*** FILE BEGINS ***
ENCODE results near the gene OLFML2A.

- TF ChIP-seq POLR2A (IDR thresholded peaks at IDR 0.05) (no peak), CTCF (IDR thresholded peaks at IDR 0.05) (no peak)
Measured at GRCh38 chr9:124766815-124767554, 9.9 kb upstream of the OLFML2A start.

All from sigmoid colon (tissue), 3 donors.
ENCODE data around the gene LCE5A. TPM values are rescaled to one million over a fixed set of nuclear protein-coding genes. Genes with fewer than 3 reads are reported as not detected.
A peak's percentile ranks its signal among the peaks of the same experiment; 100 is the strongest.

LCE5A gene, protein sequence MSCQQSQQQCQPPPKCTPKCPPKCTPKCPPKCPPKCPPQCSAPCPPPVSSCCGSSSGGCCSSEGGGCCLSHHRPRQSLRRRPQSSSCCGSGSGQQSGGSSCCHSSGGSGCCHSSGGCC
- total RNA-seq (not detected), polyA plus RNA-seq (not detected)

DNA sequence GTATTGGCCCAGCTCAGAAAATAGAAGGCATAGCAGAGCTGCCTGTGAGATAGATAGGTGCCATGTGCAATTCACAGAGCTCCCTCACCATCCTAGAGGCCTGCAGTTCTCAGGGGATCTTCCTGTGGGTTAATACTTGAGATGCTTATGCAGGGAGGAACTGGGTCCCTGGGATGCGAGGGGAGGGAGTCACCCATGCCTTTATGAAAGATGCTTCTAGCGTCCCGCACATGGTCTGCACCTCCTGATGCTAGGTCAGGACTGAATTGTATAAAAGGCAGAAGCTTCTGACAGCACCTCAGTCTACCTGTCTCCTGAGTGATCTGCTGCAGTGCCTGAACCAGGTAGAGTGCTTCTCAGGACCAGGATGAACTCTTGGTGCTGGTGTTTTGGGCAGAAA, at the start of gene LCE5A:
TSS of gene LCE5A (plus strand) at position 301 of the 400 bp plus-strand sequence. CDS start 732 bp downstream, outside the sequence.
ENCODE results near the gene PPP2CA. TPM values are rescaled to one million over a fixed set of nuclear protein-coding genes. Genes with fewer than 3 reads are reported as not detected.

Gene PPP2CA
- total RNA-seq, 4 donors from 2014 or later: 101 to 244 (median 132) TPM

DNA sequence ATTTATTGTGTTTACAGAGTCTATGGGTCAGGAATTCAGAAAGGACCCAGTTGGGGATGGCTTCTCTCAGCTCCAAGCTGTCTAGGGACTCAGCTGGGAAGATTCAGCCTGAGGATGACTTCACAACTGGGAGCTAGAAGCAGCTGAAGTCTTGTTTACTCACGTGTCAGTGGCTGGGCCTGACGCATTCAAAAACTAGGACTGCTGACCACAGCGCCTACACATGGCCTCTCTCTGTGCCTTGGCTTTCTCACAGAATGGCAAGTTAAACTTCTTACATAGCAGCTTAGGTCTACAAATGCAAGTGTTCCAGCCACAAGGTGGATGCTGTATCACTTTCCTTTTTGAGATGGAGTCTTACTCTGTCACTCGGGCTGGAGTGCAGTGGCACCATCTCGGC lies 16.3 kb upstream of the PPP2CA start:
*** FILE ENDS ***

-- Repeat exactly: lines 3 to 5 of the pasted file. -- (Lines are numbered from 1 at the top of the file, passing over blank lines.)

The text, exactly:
Measured at GRCh38 chr9:124766815-124767554, 9.9 kb upstream of the OLFML2A start.

All from sigmoid colon (tissue), 3 donors.
ENCODE data around the gene LCE5A. TPM values are rescaled to one million over a fixed set of nuclear protein-coding genes. Genes with fewer than 3 reads are reported as not detected.